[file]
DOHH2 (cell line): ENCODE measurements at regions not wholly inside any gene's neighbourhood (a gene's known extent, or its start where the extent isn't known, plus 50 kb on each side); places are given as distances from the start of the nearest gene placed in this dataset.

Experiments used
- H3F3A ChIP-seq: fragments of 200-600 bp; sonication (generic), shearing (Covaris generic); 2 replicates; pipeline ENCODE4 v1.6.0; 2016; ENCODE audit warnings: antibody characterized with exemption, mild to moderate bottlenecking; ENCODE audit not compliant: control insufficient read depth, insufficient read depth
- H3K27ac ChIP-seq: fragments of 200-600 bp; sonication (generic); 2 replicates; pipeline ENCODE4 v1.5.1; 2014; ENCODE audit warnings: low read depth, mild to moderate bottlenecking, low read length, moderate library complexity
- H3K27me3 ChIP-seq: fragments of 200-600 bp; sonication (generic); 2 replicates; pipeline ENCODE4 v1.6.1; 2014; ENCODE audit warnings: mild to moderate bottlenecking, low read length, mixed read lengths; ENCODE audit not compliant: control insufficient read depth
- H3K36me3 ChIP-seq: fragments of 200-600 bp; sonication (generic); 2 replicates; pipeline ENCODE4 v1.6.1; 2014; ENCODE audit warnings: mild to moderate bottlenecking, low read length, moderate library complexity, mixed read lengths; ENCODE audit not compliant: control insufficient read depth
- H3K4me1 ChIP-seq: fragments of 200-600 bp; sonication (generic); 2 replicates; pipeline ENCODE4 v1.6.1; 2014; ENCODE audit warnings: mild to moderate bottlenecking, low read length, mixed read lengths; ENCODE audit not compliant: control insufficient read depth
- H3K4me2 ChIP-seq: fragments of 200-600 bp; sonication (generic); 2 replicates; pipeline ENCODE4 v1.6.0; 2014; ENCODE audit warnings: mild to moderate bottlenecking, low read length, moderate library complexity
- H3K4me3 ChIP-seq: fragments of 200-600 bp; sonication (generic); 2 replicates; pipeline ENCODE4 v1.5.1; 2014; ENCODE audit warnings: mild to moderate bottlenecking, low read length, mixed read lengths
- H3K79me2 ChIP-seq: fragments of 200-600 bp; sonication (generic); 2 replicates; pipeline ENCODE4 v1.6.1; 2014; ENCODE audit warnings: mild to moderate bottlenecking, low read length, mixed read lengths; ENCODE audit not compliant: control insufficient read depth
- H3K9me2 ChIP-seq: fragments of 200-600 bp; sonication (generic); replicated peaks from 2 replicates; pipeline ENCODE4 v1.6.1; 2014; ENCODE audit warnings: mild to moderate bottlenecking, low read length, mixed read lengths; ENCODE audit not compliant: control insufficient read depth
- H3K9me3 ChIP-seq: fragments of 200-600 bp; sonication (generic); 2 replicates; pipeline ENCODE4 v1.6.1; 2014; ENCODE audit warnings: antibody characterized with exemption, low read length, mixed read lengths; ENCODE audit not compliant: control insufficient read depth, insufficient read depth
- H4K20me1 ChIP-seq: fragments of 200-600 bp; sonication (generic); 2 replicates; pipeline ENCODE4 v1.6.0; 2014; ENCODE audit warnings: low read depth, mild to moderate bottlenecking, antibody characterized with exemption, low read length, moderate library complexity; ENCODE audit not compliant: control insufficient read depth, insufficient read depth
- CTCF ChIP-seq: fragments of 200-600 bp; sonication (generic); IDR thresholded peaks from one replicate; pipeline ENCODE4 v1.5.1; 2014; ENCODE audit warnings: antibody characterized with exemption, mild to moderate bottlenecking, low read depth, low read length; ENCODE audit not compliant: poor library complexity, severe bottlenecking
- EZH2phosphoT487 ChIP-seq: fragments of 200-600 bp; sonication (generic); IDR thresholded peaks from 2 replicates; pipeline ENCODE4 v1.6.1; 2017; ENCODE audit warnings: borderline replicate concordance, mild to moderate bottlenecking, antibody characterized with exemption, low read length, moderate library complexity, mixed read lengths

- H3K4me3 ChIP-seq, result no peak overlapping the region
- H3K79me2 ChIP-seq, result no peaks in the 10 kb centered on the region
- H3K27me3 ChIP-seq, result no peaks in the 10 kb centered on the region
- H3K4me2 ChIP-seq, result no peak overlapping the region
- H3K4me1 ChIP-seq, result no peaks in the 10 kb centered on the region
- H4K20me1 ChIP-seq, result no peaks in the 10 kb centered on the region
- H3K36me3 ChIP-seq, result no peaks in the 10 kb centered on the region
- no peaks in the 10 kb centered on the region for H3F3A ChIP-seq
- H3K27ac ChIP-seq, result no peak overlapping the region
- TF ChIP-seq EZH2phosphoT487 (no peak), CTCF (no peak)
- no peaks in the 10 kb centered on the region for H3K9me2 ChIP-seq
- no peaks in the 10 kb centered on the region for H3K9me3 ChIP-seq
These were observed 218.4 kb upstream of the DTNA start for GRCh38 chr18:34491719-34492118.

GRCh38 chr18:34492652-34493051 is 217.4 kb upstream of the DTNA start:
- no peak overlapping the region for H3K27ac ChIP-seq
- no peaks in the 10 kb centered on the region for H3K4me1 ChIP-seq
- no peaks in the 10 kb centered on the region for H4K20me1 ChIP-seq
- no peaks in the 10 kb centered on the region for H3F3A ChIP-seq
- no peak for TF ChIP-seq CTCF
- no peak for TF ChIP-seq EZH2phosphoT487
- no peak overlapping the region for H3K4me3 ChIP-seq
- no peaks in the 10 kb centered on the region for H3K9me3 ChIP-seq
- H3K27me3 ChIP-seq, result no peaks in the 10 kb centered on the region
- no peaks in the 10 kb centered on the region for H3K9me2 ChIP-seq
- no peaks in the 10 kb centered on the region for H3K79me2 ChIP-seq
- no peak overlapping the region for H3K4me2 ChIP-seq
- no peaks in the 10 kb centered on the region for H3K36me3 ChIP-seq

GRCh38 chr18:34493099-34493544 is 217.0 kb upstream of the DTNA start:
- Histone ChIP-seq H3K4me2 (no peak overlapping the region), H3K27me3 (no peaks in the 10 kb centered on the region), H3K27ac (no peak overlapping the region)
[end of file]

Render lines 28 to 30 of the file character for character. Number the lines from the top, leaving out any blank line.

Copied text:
These were observed 218.4 kb upstream of the DTNA start for GRCh38 chr18:34491719-34492118.

GRCh38 chr18:34492652-34493051 is 217.4 kb upstream of the DTNA start:
- no peak overlapping the region for H3K27ac ChIP-seq